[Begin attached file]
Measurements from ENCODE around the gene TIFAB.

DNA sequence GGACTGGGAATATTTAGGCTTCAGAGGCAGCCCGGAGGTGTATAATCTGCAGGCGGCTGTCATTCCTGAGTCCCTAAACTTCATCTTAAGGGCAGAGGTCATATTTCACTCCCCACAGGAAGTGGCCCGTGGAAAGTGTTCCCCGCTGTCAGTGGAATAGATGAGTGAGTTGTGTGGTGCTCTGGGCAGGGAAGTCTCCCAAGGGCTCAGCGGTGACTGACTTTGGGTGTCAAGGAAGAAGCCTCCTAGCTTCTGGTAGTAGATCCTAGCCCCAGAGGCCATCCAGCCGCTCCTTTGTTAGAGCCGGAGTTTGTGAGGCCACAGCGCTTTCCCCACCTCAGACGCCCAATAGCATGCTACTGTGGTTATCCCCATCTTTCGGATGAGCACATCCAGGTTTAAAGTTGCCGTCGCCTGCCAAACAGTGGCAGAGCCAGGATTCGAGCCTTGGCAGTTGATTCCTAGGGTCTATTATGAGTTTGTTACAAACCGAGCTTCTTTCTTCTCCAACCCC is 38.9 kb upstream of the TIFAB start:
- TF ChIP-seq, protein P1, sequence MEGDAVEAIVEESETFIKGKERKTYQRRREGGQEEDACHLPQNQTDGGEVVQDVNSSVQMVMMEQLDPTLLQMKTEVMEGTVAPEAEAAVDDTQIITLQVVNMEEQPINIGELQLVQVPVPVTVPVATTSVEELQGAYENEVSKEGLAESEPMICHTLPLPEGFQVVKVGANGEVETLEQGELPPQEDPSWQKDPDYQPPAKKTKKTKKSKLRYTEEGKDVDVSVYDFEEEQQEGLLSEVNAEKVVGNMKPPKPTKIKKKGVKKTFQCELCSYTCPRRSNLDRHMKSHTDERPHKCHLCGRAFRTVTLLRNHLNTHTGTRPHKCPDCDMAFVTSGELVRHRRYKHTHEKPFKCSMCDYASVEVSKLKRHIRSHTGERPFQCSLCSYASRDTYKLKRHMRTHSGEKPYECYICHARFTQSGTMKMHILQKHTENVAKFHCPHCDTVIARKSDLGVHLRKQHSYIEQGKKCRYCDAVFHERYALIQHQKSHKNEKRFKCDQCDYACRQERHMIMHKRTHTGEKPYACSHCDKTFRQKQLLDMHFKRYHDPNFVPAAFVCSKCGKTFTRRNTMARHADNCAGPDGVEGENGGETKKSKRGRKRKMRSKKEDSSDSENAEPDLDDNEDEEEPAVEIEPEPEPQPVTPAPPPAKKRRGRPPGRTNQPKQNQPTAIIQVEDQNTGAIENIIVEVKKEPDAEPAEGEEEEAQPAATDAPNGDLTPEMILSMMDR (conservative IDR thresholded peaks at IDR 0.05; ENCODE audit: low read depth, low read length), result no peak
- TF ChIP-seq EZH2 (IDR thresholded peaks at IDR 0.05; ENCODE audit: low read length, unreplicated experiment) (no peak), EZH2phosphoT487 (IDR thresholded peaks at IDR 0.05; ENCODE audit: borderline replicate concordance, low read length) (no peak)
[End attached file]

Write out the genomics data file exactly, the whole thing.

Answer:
Measurements from ENCODE around the gene TIFAB.

DNA sequence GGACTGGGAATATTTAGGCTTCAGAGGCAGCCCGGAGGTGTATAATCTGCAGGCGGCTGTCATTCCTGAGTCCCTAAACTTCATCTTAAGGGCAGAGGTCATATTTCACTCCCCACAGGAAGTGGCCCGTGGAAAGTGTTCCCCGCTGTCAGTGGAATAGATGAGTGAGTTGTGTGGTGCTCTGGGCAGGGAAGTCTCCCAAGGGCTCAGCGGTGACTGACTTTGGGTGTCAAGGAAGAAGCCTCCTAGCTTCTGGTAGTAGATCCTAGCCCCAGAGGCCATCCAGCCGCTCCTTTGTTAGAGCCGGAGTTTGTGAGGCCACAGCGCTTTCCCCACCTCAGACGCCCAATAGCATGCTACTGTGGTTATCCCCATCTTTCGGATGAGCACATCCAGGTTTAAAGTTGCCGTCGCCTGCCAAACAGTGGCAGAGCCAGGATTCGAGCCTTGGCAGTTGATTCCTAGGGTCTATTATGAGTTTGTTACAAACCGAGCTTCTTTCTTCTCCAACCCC is 38.9 kb upstream of the TIFAB start:
- TF ChIP-seq, protein P1, sequence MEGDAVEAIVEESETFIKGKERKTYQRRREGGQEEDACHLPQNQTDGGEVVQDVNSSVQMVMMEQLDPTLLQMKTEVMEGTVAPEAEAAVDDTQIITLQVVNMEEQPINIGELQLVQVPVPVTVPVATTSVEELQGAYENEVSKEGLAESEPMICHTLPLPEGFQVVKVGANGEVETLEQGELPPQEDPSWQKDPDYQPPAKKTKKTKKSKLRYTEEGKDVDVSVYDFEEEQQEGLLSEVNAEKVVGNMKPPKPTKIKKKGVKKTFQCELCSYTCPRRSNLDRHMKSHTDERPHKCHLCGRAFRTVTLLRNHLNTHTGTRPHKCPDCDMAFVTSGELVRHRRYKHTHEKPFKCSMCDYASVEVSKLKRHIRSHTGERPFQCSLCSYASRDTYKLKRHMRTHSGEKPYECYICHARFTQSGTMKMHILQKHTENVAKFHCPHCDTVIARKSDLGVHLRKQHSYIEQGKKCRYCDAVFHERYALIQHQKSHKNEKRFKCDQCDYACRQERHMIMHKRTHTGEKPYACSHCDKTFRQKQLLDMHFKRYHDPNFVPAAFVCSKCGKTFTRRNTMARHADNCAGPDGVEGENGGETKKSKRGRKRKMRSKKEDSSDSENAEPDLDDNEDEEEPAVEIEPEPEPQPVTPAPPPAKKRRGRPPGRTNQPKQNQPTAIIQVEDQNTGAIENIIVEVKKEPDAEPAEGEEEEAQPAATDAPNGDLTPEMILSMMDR (conservative IDR thresholded peaks at IDR 0.05; ENCODE audit: low read depth, low read length), result no peak
- TF ChIP-seq EZH2 (IDR thresholded peaks at IDR 0.05; ENCODE audit: low read length, unreplicated experiment) (no peak), EZH2phosphoT487 (IDR thresholded peaks at IDR 0.05; ENCODE audit: borderline replicate concordance, low read length) (no peak)